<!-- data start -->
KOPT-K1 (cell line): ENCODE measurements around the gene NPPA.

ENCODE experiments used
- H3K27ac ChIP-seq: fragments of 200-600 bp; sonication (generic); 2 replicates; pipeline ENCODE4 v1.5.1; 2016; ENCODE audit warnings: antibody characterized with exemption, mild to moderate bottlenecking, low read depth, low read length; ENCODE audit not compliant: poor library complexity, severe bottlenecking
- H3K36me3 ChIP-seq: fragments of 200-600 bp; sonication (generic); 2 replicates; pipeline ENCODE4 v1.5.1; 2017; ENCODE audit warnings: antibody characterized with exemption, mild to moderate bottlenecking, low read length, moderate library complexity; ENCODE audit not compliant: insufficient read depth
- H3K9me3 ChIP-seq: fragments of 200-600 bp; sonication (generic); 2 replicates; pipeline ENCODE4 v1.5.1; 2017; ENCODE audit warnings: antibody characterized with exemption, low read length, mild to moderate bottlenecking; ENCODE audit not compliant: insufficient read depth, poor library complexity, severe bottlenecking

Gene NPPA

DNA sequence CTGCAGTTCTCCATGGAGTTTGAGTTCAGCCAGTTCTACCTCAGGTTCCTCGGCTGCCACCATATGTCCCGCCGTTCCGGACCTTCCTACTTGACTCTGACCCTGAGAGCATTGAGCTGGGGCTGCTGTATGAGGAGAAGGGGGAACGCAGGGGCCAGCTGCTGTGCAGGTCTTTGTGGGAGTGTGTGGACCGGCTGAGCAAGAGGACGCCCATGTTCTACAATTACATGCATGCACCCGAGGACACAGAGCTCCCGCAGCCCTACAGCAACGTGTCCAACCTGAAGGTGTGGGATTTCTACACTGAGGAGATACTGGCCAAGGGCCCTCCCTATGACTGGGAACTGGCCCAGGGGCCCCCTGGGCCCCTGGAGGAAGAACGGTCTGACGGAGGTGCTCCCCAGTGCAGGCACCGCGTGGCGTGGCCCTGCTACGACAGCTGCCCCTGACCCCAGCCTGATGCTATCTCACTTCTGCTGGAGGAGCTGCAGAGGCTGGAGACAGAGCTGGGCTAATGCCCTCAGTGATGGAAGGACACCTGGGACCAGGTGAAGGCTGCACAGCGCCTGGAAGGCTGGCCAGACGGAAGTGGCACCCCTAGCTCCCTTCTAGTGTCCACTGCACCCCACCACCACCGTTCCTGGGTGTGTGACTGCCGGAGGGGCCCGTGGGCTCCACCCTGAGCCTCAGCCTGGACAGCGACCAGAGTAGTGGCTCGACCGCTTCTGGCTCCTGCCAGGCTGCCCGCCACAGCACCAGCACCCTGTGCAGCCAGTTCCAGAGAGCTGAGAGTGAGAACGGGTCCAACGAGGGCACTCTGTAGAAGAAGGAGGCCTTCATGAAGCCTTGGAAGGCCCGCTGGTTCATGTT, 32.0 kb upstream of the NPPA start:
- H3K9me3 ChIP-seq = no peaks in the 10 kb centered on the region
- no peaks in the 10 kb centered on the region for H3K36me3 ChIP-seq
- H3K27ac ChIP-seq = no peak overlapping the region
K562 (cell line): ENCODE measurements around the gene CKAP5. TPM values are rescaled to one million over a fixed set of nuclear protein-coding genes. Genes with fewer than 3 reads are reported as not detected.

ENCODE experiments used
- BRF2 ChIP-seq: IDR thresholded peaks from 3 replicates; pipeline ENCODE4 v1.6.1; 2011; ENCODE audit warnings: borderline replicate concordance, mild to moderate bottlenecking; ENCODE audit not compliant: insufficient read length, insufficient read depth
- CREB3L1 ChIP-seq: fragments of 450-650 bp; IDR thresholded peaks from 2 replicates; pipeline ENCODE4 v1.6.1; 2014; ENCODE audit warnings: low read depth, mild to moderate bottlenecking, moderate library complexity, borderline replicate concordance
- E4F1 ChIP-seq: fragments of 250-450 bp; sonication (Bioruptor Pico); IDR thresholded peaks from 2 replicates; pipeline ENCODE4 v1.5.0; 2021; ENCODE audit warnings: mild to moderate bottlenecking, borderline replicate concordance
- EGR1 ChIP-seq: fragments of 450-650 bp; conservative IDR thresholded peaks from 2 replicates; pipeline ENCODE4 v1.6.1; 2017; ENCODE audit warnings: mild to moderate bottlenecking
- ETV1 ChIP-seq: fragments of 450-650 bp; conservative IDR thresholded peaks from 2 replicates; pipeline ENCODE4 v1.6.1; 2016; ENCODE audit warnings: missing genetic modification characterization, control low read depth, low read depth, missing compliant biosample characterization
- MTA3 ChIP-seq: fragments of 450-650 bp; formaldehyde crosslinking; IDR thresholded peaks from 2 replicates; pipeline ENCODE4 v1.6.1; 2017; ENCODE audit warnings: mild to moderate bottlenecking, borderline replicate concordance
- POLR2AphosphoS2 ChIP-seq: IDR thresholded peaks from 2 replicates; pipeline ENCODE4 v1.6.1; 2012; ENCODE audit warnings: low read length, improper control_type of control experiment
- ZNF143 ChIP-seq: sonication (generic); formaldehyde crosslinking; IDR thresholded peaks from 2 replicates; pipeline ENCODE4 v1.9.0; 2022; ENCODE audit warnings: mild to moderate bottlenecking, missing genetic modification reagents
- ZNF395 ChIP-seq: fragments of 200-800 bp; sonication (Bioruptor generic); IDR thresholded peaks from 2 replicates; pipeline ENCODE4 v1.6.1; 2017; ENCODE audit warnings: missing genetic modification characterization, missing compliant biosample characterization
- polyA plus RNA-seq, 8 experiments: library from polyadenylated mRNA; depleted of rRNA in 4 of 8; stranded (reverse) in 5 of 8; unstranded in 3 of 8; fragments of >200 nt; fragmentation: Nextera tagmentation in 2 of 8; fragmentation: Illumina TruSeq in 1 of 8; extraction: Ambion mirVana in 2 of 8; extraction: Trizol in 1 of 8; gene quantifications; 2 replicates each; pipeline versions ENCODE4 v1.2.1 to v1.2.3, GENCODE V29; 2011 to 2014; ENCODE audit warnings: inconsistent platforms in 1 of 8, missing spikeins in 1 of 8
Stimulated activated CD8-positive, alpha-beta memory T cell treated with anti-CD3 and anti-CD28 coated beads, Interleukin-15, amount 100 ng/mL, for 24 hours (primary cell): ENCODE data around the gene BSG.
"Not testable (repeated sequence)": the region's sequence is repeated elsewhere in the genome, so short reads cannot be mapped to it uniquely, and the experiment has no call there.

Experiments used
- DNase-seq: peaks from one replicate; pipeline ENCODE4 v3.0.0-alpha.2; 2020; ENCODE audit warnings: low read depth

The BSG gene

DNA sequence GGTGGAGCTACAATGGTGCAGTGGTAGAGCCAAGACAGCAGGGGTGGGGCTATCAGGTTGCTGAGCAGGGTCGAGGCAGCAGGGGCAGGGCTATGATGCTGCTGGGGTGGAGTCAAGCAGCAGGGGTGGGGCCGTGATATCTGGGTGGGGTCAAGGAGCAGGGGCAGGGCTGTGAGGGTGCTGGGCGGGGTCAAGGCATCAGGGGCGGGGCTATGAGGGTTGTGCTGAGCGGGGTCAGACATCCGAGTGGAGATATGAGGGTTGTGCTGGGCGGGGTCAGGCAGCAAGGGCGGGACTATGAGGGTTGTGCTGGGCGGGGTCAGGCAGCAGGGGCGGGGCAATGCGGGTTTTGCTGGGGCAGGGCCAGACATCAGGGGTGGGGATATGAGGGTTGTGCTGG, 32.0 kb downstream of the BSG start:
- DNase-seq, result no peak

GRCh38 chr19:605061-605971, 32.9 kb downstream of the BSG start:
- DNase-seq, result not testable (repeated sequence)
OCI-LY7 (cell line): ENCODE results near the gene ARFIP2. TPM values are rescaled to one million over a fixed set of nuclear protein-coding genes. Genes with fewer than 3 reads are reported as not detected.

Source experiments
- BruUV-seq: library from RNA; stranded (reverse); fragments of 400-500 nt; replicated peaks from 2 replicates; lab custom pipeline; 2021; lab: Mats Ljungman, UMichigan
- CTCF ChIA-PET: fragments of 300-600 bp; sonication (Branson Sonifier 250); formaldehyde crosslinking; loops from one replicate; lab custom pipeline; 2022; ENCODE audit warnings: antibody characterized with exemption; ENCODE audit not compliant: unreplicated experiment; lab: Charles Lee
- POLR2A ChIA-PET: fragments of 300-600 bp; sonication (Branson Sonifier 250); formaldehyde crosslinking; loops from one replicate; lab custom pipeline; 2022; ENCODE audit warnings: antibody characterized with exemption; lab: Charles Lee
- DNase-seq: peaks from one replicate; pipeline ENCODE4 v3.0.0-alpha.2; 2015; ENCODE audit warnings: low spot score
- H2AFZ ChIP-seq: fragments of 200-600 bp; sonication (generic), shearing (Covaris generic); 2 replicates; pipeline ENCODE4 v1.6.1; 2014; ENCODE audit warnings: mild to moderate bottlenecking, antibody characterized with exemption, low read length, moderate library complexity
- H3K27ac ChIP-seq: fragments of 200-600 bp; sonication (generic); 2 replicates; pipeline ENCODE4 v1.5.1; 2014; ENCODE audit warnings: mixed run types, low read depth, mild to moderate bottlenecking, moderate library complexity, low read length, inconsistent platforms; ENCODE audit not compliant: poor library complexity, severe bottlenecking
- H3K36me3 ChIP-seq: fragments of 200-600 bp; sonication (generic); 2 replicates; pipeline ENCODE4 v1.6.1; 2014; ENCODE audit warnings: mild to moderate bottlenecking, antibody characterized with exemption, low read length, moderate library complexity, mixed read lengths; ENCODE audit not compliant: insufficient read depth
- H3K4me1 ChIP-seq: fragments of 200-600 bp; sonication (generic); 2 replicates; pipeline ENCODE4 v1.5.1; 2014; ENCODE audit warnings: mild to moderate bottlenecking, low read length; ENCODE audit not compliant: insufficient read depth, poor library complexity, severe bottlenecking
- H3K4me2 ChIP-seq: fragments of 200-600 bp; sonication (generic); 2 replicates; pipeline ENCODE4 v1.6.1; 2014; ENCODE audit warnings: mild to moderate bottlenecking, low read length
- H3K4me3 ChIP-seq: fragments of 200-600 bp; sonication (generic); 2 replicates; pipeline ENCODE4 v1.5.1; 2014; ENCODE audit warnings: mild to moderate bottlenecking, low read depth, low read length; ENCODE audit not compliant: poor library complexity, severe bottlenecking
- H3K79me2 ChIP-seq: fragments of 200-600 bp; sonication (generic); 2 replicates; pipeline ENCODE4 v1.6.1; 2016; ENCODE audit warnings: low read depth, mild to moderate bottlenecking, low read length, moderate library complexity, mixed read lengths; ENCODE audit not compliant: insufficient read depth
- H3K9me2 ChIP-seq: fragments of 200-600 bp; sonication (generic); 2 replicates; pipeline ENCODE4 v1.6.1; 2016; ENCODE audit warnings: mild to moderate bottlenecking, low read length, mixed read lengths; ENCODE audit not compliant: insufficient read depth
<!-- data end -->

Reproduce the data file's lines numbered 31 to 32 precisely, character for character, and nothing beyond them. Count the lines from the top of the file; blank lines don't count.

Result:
- DNase-seq, result not testable (repeated sequence)
OCI-LY7 (cell line): ENCODE results near the gene ARFIP2. TPM values are rescaled to one million over a fixed set of nuclear protein-coding genes. Genes with fewer than 3 reads are reported as not detected.